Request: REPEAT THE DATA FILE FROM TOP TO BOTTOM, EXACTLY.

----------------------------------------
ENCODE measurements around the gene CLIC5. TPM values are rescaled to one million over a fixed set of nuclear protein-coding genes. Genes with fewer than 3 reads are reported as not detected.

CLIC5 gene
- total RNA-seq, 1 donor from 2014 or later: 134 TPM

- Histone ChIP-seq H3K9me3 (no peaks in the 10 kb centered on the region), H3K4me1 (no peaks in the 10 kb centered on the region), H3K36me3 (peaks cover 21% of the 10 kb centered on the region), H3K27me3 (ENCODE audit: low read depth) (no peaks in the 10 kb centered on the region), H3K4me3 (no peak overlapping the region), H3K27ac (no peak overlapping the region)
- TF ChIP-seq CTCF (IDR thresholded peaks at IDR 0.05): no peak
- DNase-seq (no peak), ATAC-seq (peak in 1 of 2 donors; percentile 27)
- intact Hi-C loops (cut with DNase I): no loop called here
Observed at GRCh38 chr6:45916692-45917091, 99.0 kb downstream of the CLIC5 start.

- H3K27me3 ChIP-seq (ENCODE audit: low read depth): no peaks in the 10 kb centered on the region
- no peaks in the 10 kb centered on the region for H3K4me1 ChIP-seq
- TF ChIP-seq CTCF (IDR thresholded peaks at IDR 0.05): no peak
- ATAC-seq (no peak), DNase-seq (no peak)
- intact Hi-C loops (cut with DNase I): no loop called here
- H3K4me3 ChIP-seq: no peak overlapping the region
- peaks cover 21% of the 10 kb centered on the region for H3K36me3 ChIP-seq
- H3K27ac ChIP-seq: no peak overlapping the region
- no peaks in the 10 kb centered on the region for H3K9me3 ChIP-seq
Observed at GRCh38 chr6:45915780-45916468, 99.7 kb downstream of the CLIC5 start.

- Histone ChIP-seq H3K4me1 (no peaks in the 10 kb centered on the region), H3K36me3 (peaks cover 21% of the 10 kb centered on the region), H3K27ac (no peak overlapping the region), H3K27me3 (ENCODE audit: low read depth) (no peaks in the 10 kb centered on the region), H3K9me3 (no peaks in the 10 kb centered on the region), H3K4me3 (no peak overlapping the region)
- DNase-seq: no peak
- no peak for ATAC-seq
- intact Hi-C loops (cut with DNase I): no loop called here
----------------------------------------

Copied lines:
ENCODE measurements around the gene CLIC5. TPM values are rescaled to one million over a fixed set of nuclear protein-coding genes. Genes with fewer than 3 reads are reported as not detected.

CLIC5 gene
- total RNA-seq, 1 donor from 2014 or later: 134 TPM

- Histone ChIP-seq H3K9me3 (no peaks in the 10 kb centered on the region), H3K4me1 (no peaks in the 10 kb centered on the region), H3K36me3 (peaks cover 21% of the 10 kb centered on the region), H3K27me3 (ENCODE audit: low read depth) (no peaks in the 10 kb centered on the region), H3K4me3 (no peak overlapping the region), H3K27ac (no peak overlapping the region)
- TF ChIP-seq CTCF (IDR thresholded peaks at IDR 0.05): no peak
- DNase-seq (no peak), ATAC-seq (peak in 1 of 2 donors; percentile 27)
- intact Hi-C loops (cut with DNase I): no loop called here
Observed at GRCh38 chr6:45916692-45917091, 99.0 kb downstream of the CLIC5 start.

- H3K27me3 ChIP-seq (ENCODE audit: low read depth): no peaks in the 10 kb centered on the region
- no peaks in the 10 kb centered on the region for H3K4me1 ChIP-seq
- TF ChIP-seq CTCF (IDR thresholded peaks at IDR 0.05): no peak
- ATAC-seq (no peak), DNase-seq (no peak)
- intact Hi-C loops (cut with DNase I): no loop called here
- H3K4me3 ChIP-seq: no peak overlapping the region
- peaks cover 21% of the 10 kb centered on the region for H3K36me3 ChIP-seq
- H3K27ac ChIP-seq: no peak overlapping the region
- no peaks in the 10 kb centered on the region for H3K9me3 ChIP-seq
Observed at GRCh38 chr6:45915780-45916468, 99.7 kb downstream of the CLIC5 start.

- Histone ChIP-seq H3K4me1 (no peaks in the 10 kb centered on the region), H3K36me3 (peaks cover 21% of the 10 kb centered on the region), H3K27ac (no peak overlapping the region), H3K27me3 (ENCODE audit: low read depth) (no peaks in the 10 kb centered on the region), H3K9me3 (no peaks in the 10 kb centered on the region), H3K4me3 (no peak overlapping the region)
- DNase-seq: no peak
- no peak for ATAC-seq
- intact Hi-C loops (cut with DNase I): no loop called here